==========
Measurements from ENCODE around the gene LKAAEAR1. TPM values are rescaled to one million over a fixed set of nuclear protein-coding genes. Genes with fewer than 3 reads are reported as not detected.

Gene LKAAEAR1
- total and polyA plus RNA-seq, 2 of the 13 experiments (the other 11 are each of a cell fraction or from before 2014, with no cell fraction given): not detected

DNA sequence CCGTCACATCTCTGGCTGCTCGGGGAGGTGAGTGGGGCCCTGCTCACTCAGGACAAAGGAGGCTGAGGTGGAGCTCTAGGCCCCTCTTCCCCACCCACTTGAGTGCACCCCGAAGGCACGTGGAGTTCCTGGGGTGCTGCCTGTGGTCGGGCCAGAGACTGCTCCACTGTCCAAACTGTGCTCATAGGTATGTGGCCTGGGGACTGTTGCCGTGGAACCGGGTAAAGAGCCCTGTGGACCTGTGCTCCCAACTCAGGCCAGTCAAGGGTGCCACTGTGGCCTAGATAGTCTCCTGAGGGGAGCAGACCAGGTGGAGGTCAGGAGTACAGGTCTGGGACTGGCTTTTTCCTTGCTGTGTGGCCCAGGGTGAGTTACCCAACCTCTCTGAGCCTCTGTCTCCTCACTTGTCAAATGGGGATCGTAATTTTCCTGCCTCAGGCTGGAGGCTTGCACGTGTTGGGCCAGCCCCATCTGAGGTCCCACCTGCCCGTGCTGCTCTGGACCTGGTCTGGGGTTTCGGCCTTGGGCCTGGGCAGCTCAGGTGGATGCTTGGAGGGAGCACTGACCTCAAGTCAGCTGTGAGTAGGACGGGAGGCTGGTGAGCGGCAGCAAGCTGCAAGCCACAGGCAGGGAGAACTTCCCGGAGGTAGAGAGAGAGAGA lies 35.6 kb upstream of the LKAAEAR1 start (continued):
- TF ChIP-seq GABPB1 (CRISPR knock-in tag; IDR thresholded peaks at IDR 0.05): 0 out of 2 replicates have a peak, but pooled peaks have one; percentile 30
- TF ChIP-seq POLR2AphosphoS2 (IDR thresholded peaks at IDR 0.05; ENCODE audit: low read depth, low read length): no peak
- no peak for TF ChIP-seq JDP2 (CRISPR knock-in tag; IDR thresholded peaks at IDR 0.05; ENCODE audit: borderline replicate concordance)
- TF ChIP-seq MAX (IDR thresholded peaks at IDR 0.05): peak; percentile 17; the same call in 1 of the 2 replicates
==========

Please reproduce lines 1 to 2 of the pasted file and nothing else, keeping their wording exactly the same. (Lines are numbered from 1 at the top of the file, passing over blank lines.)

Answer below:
Measurements from ENCODE around the gene LKAAEAR1. TPM values are rescaled to one million over a fixed set of nuclear protein-coding genes. Genes with fewer than 3 reads are reported as not detected.

Gene LKAAEAR1